WHIP SMART: Jim Stagnitta surveys the action in his role as the head coach of the Whipsnakes Lacrosse Club of the Premier Lacrosse league (PLL). Stagnitta guided the Whipsnakes to a 12-6 win over the Chaos in the final of the PLL Championship Series this August. Now, Stagnitta is bringing his championship approach to the Hun School boys’ lacrosse program as he will be serving as the head coach of the Raiders. (Photo provided by the Hun School)

By Bill Alden

Over the last month or so, four pro leagues have crowned champions in playoff bubbles prompted by COVID-19 concerns with the Tampa Bay Lightning taking the Stanley Cup, the Los Angeles Lakers winning the NBA title, the Seattle Storm prevailing in the WNBA, and the Los Angeles Dodgers coming through in the World Series.

Back in August, Jim Stagnitta showed how to coach a team to a championship in a bubble, guiding the Whipsnakes Lacrosse Club to the title in the Premier Lacrosse League (PLL) Championship Series held in Utah as they defeated the Chaos 12-6 in the title game.

For Whipsnakes head coach Stagnitta, keeping his team fresh mentally and physically was the main focus as the players were sequestered in Herriman, Utah from July 25-August 9.

“I think the challenge once you were there was literally about finding that balance between being able to train our guys and have practice but not overdo it,” said Stagnitta, noting that his team ended up playing six games in 15 days, going 6-0 on the way to the championship.

“Right from the beginning, even training camp, we worked on keeping them healthy. We never had a guy miss a game; we were the only team that didn’t have a guy miss a game. It was keeping that balance of keeping them sharp and continuing to play better and keeping everybody healthy and rested.”

With the Whipsnakes having won the title in the PLL’s inaugural season last year, coming up with an encore performance under the unique circumstances of 2020 was special. more

October 28, 2020

DREAM JOB: Blake Dietrick puts up a shot in a 2015 game during her senior season with the Princeton University women’s basketball team. Signing with the Atlanta Dream of the WNBA, point guard Dietrick emerged as a key reserve for the squad as it played in a pandemic-shortened 22-game season that was held in a bubble in Bradenton, Fla. She had career highs with 5.9 points per game and 3.4 assists per game. Showing her outside shooting prowess, Dietrick finished eighth in the league in three-point shooting at 44.8 percent from beyond the arc, setting a franchise record for three-point shooting percentage. (Photo by Frank Wojciechowski)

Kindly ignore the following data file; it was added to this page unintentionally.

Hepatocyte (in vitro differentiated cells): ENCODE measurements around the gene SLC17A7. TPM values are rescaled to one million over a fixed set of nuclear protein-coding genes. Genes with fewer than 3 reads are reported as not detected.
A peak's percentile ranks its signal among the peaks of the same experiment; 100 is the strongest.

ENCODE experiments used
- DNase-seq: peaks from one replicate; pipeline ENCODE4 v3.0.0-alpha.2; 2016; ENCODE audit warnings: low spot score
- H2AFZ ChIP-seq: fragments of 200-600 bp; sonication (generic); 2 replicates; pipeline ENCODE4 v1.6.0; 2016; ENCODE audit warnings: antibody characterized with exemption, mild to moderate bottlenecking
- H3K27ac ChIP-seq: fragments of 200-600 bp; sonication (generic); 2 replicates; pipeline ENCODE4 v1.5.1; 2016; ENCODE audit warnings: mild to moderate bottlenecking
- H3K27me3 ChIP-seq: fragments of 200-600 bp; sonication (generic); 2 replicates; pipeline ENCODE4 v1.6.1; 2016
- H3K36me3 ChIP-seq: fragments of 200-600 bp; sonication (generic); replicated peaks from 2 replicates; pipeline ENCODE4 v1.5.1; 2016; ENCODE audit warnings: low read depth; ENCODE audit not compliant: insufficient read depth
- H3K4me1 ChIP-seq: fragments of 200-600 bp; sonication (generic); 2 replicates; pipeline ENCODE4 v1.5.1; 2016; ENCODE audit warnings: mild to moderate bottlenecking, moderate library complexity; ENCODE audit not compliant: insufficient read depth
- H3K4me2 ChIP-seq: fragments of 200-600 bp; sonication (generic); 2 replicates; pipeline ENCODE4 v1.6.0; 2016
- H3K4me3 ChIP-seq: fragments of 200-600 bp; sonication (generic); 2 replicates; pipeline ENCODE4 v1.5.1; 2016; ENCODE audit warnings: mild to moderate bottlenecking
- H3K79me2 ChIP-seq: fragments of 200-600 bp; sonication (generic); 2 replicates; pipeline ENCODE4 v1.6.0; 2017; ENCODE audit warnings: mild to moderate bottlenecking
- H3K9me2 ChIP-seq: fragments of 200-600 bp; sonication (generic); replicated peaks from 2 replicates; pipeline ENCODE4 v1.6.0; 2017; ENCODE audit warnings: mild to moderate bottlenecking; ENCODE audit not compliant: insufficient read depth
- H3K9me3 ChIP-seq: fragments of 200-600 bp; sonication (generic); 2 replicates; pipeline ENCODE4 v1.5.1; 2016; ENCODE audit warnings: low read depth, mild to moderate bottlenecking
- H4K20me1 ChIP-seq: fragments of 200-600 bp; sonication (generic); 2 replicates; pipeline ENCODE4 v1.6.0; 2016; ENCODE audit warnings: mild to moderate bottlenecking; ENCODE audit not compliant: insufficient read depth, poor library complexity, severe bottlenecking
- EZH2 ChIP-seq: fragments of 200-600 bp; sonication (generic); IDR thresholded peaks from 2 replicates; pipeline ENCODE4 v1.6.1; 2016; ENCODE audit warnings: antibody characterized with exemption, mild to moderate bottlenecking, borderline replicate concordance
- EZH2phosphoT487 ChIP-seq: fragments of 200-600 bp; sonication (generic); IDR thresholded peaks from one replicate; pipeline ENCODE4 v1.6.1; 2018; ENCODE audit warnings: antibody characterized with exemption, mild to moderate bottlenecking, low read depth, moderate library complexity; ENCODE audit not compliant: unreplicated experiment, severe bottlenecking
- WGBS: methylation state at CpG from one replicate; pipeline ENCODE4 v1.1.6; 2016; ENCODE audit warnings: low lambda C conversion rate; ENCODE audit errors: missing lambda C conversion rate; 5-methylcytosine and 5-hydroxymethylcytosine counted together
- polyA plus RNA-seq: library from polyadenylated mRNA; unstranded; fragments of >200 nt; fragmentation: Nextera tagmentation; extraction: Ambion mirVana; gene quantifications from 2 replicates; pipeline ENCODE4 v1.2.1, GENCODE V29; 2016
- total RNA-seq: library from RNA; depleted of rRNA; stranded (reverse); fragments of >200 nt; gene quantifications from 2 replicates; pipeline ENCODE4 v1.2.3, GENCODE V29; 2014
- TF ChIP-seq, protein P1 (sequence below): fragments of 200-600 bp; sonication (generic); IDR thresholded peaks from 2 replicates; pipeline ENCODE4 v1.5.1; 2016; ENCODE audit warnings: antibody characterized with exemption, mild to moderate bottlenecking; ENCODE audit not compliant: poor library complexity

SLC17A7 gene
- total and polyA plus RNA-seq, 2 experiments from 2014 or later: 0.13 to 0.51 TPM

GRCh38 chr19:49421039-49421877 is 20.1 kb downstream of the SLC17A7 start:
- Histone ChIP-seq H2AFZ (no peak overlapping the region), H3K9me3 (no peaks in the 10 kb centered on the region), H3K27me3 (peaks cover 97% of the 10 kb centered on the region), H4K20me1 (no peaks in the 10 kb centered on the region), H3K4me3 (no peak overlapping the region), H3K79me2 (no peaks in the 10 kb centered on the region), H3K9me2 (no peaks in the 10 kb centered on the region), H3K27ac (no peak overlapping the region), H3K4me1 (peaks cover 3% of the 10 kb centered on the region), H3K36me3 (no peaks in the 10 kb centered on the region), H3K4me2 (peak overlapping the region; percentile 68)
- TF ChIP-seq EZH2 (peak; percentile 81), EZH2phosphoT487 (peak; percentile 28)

By Justin Feil

Blake Dietrick has few chances to attend the Princeton University women’s basketball games.

The former Tiger point guard made one last year, and it may have launched a breakout year in the WNBA.

Dietrick flew to Boston on her break from Lointek Gernika Bizkaia in Spain and went directly to see Princeton play at Harvard. She texted Nicki Collen, the head coach of the WNBA’s Atlanta Dream, on the way to the game and when she arrived Collen was already there to scout Princeton senior Bella Alarie among others.

“It almost felt like a sign,” said Dietrick, a 2015 Princeton graduate who ended her Tiger career fourth in three-pointers made (210), fourth in three-point shooting percentage (.395), fourth in assists (346), and 12th in scoring (1,233 points).

“I sent that message and the next minute she’s there, and we’re talking and hanging out and catching up. She’s an incredible person as well. I wanted to hear about her family and her girls play lacrosse and about things that matter to me. It all really aligned perfectly.”

While Dietrick didn’t try to oversell herself, she did make it known that she wanted to return to Atlanta, where she played sparingly for Collen in 2018. When the WNBA had to adjust its plans for the 2020 season due to the COVID-19 pandemic, and Atlanta lost two of its guards Renee Montgomery and Tiffany Hayes, the Dream reached out to bring in Dietrick.

“Seattle did offer me a spot at training camp,” said Dietrick. “I turned it down because I didn’t think there was a place on their roster.”

Signing with Atlanta, the 5’10 Dietrick went on to enjoy her finest of four seasons in the WNBA. In their pandemic shortened 22-game season, she played more minutes than ever – triple her highest previous average, even started four games, and she finished eighth in the league in three-point shooting at 44.8 percent from beyond the arc, setting a franchise record for three-point shooting percentage. She had career highs with 5.9 points per game and 3.4 assists per game. Dietrick explained that the improvements came with the new chances. more

LEADING FROM THE BACK: Princeton High field hockey player Grace Rebak, right, fights for the ball in a game earlier this fall. Junior star defender and co-captain Rebak has helped PHS produce a 7-0 start. The Tigers host Hightstown on October 29 before playing at Lawrence High on November 3. (Photo by Frank Wojciechowski)

By Bill Alden